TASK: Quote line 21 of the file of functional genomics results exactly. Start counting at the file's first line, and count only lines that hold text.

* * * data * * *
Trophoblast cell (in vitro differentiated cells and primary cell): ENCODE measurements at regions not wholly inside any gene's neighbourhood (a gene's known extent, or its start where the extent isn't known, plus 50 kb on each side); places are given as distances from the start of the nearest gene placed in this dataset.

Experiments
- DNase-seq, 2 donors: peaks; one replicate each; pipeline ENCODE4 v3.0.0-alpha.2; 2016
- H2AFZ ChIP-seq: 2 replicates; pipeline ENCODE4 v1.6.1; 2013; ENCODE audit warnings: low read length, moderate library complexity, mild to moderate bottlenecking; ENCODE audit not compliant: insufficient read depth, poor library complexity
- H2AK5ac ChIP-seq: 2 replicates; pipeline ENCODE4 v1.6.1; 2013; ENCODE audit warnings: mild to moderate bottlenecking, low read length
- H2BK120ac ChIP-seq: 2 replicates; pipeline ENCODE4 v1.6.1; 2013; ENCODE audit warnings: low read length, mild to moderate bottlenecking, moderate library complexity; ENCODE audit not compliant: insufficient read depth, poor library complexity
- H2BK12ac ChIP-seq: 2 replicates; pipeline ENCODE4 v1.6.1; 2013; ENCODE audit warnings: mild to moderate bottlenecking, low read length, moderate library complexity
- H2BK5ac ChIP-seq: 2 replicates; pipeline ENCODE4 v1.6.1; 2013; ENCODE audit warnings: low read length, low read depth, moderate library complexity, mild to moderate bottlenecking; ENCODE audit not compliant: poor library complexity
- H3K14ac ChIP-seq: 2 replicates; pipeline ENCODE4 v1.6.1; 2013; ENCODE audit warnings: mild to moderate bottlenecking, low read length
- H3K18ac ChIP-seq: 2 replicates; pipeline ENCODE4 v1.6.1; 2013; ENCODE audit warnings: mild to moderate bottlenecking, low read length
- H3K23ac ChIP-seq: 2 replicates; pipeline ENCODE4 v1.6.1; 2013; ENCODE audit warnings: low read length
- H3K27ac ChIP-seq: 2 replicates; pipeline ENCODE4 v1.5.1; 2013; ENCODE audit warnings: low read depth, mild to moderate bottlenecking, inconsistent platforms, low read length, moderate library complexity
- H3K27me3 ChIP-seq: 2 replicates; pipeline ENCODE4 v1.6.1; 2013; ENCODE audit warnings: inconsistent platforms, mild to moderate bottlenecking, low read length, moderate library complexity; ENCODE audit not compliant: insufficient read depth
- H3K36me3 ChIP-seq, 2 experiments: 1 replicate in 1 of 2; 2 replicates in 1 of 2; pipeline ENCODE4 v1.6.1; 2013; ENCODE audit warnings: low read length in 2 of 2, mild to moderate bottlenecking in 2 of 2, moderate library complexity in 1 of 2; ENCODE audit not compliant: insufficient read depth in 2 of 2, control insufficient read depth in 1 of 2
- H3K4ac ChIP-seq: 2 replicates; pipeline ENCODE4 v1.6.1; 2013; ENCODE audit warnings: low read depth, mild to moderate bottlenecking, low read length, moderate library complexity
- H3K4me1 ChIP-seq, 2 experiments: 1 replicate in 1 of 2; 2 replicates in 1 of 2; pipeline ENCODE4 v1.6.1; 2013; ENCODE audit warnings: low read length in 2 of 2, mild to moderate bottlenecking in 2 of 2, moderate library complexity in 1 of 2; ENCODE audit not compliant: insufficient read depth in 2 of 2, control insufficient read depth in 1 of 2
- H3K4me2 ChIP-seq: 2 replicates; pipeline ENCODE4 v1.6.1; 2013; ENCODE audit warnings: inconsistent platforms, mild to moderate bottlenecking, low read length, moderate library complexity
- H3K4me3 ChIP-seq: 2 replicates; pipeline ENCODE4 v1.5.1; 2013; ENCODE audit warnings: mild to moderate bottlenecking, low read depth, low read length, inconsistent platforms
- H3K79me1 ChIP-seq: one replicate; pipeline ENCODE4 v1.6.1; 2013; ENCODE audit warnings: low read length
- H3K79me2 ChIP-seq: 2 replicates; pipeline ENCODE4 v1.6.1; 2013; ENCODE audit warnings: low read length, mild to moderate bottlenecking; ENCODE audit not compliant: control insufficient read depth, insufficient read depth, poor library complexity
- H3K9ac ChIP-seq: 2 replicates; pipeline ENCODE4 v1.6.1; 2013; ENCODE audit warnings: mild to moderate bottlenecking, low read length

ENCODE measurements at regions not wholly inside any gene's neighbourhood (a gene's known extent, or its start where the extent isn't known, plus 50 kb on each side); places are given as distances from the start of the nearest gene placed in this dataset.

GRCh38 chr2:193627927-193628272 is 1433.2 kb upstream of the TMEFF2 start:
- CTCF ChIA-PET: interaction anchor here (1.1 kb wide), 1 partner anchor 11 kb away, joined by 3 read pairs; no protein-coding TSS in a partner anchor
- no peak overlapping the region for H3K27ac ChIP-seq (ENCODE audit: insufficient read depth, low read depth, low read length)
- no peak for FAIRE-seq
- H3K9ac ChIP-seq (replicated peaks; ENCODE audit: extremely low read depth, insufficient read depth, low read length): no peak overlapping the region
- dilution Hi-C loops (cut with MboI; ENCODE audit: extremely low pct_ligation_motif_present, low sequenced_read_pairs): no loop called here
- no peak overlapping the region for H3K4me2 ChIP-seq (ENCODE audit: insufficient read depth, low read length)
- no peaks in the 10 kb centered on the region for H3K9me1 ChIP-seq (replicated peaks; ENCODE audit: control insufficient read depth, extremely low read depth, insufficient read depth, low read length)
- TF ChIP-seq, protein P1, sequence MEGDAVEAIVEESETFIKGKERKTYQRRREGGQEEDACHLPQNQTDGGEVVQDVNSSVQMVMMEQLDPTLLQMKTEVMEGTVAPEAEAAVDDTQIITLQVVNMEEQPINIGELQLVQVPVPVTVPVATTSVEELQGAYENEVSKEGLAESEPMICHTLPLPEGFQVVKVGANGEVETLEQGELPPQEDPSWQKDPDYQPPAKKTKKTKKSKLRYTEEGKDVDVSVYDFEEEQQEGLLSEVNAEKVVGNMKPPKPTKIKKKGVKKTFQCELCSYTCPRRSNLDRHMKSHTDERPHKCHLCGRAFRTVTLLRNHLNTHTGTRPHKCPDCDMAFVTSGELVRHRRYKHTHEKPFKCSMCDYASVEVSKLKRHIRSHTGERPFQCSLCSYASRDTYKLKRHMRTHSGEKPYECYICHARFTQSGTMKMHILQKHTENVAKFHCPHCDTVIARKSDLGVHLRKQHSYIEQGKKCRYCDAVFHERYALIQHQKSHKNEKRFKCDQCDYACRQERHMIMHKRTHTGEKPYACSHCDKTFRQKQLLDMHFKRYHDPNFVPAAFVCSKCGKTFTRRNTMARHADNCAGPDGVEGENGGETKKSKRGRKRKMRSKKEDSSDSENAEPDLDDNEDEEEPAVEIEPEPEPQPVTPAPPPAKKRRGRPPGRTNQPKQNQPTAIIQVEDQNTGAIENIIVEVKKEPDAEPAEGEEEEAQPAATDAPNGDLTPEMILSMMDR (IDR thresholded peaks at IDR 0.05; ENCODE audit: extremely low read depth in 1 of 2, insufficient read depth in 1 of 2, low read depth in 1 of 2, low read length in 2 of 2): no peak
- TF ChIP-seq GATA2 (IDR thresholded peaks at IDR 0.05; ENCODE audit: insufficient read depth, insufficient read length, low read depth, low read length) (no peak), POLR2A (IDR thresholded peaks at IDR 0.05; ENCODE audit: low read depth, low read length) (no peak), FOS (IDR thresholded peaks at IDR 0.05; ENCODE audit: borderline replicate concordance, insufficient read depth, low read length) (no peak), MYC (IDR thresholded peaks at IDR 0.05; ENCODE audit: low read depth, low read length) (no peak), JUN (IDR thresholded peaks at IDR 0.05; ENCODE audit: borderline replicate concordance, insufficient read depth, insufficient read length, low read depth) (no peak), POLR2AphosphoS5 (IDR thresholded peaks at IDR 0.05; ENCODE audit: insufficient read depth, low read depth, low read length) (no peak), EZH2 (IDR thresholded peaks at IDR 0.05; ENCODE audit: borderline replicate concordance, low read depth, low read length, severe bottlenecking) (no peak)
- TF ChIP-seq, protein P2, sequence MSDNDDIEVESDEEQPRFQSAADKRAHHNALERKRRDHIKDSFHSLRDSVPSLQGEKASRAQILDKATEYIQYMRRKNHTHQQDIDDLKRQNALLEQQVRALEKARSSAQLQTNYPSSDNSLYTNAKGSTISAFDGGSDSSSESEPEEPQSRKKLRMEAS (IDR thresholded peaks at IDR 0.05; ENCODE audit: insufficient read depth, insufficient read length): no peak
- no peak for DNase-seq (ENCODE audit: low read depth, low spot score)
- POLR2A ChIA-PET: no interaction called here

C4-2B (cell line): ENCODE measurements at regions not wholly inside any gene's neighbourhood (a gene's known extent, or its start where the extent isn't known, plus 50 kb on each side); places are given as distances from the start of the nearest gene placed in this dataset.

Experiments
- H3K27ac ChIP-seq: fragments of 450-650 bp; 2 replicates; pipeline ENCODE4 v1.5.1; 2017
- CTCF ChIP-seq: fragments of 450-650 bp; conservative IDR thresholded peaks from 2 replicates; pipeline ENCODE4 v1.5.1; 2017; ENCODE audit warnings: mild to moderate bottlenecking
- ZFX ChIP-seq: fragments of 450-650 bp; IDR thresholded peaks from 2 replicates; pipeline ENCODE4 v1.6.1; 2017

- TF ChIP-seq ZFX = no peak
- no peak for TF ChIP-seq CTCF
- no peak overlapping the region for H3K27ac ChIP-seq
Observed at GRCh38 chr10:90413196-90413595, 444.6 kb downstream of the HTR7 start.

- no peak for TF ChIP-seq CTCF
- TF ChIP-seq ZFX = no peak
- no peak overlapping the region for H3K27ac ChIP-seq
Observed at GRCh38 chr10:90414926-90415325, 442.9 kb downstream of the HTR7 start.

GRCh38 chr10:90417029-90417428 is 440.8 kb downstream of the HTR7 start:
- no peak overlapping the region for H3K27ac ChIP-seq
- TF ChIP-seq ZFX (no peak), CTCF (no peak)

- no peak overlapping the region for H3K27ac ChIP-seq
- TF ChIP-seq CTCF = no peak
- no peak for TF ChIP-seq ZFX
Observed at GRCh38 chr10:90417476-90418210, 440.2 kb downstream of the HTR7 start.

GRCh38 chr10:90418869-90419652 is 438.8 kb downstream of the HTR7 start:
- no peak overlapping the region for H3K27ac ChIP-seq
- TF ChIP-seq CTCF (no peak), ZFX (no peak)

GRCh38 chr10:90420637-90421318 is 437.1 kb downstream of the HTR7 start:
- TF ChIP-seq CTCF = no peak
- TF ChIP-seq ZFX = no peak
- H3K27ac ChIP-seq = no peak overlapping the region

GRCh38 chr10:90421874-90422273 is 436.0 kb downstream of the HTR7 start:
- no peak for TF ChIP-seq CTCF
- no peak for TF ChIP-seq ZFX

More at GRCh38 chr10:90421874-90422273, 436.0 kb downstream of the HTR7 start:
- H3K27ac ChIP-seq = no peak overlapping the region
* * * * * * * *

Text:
- H3K9ac ChIP-seq: 2 replicates; pipeline ENCODE4 v1.6.1; 2013; ENCODE audit warnings: mild to moderate bottlenecking, low read length